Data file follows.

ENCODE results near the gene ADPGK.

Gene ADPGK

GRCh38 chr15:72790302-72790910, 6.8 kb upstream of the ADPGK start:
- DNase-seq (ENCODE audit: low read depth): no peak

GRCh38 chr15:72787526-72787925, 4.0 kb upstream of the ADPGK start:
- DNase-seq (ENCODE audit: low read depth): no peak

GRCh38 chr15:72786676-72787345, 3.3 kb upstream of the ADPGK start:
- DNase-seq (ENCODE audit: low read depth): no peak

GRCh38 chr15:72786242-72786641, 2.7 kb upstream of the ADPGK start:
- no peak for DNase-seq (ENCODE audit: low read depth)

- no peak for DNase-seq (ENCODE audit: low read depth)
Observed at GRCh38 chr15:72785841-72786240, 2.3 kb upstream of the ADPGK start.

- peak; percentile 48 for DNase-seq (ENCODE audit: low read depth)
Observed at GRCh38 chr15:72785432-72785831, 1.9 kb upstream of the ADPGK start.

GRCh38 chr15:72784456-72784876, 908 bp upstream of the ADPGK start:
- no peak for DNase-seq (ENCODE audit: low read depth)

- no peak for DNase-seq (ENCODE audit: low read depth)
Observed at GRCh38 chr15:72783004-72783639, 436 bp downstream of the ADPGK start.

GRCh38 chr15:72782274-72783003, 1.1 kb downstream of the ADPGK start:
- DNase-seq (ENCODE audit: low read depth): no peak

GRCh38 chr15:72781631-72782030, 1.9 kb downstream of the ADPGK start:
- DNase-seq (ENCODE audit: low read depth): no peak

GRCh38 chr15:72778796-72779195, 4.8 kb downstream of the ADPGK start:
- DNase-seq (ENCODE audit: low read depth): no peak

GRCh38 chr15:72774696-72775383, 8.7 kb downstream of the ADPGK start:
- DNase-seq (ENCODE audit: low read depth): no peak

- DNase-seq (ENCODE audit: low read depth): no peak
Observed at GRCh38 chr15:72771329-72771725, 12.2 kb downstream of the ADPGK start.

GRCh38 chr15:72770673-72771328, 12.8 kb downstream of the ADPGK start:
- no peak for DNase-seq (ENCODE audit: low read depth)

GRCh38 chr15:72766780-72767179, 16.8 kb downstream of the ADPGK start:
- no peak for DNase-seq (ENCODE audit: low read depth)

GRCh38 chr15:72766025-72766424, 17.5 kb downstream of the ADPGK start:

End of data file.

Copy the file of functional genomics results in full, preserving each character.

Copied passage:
ENCODE results near the gene ADPGK.

Gene ADPGK

GRCh38 chr15:72790302-72790910, 6.8 kb upstream of the ADPGK start:
- DNase-seq (ENCODE audit: low read depth): no peak

GRCh38 chr15:72787526-72787925, 4.0 kb upstream of the ADPGK start:
- DNase-seq (ENCODE audit: low read depth): no peak

GRCh38 chr15:72786676-72787345, 3.3 kb upstream of the ADPGK start:
- DNase-seq (ENCODE audit: low read depth): no peak

GRCh38 chr15:72786242-72786641, 2.7 kb upstream of the ADPGK start:
- no peak for DNase-seq (ENCODE audit: low read depth)

- no peak for DNase-seq (ENCODE audit: low read depth)
Observed at GRCh38 chr15:72785841-72786240, 2.3 kb upstream of the ADPGK start.

- peak; percentile 48 for DNase-seq (ENCODE audit: low read depth)
Observed at GRCh38 chr15:72785432-72785831, 1.9 kb upstream of the ADPGK start.

GRCh38 chr15:72784456-72784876, 908 bp upstream of the ADPGK start:
- no peak for DNase-seq (ENCODE audit: low read depth)

- no peak for DNase-seq (ENCODE audit: low read depth)
Observed at GRCh38 chr15:72783004-72783639, 436 bp downstream of the ADPGK start.

GRCh38 chr15:72782274-72783003, 1.1 kb downstream of the ADPGK start:
- DNase-seq (ENCODE audit: low read depth): no peak

GRCh38 chr15:72781631-72782030, 1.9 kb downstream of the ADPGK start:
- DNase-seq (ENCODE audit: low read depth): no peak

GRCh38 chr15:72778796-72779195, 4.8 kb downstream of the ADPGK start:
- DNase-seq (ENCODE audit: low read depth): no peak

GRCh38 chr15:72774696-72775383, 8.7 kb downstream of the ADPGK start:
- DNase-seq (ENCODE audit: low read depth): no peak

- DNase-seq (ENCODE audit: low read depth): no peak
Observed at GRCh38 chr15:72771329-72771725, 12.2 kb downstream of the ADPGK start.

GRCh38 chr15:72770673-72771328, 12.8 kb downstream of the ADPGK start:
- no peak for DNase-seq (ENCODE audit: low read depth)

GRCh38 chr15:72766780-72767179, 16.8 kb downstream of the ADPGK start:
- no peak for DNase-seq (ENCODE audit: low read depth)

GRCh38 chr15:72766025-72766424, 17.5 kb downstream of the ADPGK start: